Don’t miss out on visiting this spiritual, peaceful city of lights during the festival of Dev Deepavali and take in the elements culture, tradition, spirituality and inner peace.

Dev Deepawali Banaras, Uttar Pradesh November 22, 2018 / November 12, 2019 Dev Deepavali, which is
Dev Deepawali Banaras, Uttar Pradesh November 22, 2018 / November 12, 2019 Dev Deepavali, which is

Sonepur Mela

Saran District, Bihar To be advised / To be advised

When the moon is in full bloom, shining brightly on the waters where River Ganga and River Gandak meet, some thousands of people, and all kinds of animals and birds flock the grounds of Sonepur, near Patna. The Sonepur Cattle Fair, the biggest cattle fair of Asia, is celebrated on Kartik Poornima (full moon) and continues to attract visitors from all over Asia. It began under the reign of King Chandragupta Maurya (322 B.C.) who used to buy animals from across the River Ganges attracting traders from places as distant as Central Asia. Today, all kinds of animals are on display, from the majestic elephants, baby camels, and horses to donkeys, dogs, buffaloes, and an amazing array of colourful birds. Amidst the symphony of animal noises, excited chatter of people, and booming loudspeakers everywhere, you will find yourself walking on the dusty ground through stalls selling bangles, bags, trinkets, toys, spices, and local eateries.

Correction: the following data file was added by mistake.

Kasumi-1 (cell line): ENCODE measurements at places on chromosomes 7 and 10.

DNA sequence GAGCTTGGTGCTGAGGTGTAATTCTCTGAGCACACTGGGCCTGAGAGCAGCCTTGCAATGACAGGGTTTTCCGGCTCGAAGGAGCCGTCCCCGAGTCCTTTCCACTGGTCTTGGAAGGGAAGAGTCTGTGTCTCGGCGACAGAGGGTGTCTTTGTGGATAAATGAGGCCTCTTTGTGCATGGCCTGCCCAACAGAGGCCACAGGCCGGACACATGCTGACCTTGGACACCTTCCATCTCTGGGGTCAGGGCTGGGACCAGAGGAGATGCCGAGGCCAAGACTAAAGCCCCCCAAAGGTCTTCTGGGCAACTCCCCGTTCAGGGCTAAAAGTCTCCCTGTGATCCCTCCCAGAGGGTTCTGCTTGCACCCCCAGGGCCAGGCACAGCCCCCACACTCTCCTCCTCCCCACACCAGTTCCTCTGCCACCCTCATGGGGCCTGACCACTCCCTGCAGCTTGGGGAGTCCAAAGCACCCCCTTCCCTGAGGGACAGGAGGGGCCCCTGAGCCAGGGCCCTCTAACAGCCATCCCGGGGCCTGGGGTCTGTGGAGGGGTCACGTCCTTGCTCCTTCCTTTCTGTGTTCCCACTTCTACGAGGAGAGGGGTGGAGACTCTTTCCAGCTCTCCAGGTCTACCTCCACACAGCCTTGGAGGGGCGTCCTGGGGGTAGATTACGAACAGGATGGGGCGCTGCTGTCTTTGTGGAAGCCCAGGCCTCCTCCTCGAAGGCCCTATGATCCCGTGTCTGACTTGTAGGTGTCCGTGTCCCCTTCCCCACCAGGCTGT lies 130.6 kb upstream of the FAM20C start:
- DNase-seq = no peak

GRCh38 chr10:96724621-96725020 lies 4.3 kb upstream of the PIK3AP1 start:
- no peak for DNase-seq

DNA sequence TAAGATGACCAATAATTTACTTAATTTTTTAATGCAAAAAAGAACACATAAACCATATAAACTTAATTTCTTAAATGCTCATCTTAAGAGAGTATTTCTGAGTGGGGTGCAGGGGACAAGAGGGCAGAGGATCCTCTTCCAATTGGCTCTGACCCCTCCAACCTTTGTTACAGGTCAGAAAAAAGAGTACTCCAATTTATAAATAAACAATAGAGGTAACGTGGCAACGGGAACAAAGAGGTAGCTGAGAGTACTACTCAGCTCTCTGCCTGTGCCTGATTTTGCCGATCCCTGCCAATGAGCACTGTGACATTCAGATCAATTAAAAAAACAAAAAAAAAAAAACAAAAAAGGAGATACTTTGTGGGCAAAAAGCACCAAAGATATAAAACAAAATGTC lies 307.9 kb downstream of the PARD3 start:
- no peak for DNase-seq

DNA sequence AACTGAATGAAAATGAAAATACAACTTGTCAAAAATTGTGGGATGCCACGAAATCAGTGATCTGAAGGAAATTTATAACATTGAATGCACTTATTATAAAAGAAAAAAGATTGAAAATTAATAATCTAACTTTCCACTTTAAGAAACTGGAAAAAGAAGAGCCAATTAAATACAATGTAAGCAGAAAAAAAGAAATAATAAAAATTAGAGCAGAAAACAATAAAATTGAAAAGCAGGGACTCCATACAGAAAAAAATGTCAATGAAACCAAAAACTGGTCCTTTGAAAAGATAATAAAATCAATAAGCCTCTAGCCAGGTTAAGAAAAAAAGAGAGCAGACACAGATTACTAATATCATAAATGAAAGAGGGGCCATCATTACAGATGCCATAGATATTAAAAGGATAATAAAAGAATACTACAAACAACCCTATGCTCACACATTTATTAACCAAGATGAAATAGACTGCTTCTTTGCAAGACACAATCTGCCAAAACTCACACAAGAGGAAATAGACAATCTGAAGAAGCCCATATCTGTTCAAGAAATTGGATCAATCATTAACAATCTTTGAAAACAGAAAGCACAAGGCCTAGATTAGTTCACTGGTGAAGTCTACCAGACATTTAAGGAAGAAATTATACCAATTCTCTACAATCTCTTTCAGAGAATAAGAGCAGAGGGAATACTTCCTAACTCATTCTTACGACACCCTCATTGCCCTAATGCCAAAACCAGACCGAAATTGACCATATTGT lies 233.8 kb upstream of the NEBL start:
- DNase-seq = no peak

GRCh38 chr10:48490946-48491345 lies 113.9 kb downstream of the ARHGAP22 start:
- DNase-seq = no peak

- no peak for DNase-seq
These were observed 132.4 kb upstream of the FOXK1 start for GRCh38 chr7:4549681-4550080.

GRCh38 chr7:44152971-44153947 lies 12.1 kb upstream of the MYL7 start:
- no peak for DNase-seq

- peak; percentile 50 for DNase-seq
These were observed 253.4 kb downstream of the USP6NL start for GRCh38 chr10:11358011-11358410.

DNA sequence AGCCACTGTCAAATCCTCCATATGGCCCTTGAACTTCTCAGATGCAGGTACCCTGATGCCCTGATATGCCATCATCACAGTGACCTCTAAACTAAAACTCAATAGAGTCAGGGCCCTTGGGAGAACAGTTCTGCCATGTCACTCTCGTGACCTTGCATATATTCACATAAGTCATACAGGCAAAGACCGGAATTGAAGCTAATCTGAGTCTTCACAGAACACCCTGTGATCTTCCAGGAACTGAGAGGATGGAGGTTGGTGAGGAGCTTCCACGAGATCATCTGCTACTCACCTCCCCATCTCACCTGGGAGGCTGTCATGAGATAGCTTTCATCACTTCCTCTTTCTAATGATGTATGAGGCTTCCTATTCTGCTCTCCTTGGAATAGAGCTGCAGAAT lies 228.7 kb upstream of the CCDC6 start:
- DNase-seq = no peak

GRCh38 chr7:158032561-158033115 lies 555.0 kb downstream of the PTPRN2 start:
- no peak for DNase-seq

A thrilling source of entertainment at the fair includes the exhilarating performance at the Maut ka Kuan or Well of death. Here bikers and car drivers, interestingly including women, perform deathly stunts in the most bizarre ways possible. You will have to watch this to believe it!